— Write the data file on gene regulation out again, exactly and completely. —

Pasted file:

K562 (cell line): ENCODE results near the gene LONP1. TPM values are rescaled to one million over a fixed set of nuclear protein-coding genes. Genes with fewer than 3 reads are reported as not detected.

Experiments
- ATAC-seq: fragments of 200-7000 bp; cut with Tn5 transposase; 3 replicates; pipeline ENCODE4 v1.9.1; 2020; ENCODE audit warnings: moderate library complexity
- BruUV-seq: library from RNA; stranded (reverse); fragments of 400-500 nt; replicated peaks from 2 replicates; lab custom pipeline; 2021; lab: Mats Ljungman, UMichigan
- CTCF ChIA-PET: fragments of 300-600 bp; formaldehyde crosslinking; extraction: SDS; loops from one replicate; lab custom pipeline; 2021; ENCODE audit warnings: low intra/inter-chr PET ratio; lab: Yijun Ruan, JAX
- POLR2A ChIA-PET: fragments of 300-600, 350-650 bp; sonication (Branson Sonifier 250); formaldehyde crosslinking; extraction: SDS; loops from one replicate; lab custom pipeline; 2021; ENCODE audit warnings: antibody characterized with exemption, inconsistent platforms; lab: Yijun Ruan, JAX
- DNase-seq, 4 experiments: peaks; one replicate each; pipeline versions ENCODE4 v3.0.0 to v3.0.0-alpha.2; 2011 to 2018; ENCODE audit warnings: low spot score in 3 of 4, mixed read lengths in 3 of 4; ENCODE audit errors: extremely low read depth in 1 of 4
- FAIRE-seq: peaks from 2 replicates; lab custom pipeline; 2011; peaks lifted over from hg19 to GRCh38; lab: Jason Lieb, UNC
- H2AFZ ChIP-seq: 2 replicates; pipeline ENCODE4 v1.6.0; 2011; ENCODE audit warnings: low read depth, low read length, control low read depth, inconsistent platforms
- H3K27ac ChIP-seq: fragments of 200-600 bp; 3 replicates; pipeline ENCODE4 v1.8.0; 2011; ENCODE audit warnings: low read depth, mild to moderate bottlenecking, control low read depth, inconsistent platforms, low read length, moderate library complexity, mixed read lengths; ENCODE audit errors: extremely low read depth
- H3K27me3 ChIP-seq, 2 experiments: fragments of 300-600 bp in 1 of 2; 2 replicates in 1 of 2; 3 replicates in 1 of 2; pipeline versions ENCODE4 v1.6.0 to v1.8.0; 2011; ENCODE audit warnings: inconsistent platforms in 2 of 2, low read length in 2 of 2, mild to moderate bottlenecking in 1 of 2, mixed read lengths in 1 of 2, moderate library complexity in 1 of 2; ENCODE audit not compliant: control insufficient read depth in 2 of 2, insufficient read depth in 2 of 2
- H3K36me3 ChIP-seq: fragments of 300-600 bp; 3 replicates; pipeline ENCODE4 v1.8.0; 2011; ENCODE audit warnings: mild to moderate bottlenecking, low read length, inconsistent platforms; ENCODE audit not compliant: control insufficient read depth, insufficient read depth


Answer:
K562 (cell line): ENCODE results near the gene LONP1. TPM values are rescaled to one million over a fixed set of nuclear protein-coding genes. Genes with fewer than 3 reads are reported as not detected.

Experiments
- ATAC-seq: fragments of 200-7000 bp; cut with Tn5 transposase; 3 replicates; pipeline ENCODE4 v1.9.1; 2020; ENCODE audit warnings: moderate library complexity
- BruUV-seq: library from RNA; stranded (reverse); fragments of 400-500 nt; replicated peaks from 2 replicates; lab custom pipeline; 2021; lab: Mats Ljungman, UMichigan
- CTCF ChIA-PET: fragments of 300-600 bp; formaldehyde crosslinking; extraction: SDS; loops from one replicate; lab custom pipeline; 2021; ENCODE audit warnings: low intra/inter-chr PET ratio; lab: Yijun Ruan, JAX
- POLR2A ChIA-PET: fragments of 300-600, 350-650 bp; sonication (Branson Sonifier 250); formaldehyde crosslinking; extraction: SDS; loops from one replicate; lab custom pipeline; 2021; ENCODE audit warnings: antibody characterized with exemption, inconsistent platforms; lab: Yijun Ruan, JAX
- DNase-seq, 4 experiments: peaks; one replicate each; pipeline versions ENCODE4 v3.0.0 to v3.0.0-alpha.2; 2011 to 2018; ENCODE audit warnings: low spot score in 3 of 4, mixed read lengths in 3 of 4; ENCODE audit errors: extremely low read depth in 1 of 4
- FAIRE-seq: peaks from 2 replicates; lab custom pipeline; 2011; peaks lifted over from hg19 to GRCh38; lab: Jason Lieb, UNC
- H2AFZ ChIP-seq: 2 replicates; pipeline ENCODE4 v1.6.0; 2011; ENCODE audit warnings: low read depth, low read length, control low read depth, inconsistent platforms
- H3K27ac ChIP-seq: fragments of 200-600 bp; 3 replicates; pipeline ENCODE4 v1.8.0; 2011; ENCODE audit warnings: low read depth, mild to moderate bottlenecking, control low read depth, inconsistent platforms, low read length, moderate library complexity, mixed read lengths; ENCODE audit errors: extremely low read depth
- H3K27me3 ChIP-seq, 2 experiments: fragments of 300-600 bp in 1 of 2; 2 replicates in 1 of 2; 3 replicates in 1 of 2; pipeline versions ENCODE4 v1.6.0 to v1.8.0; 2011; ENCODE audit warnings: inconsistent platforms in 2 of 2, low read length in 2 of 2, mild to moderate bottlenecking in 1 of 2, mixed read lengths in 1 of 2, moderate library complexity in 1 of 2; ENCODE audit not compliant: control insufficient read depth in 2 of 2, insufficient read depth in 2 of 2
- H3K36me3 ChIP-seq: fragments of 300-600 bp; 3 replicates; pipeline ENCODE4 v1.8.0; 2011; ENCODE audit warnings: mild to moderate bottlenecking, low read length, inconsistent platforms; ENCODE audit not compliant: control insufficient read depth, insufficient read depth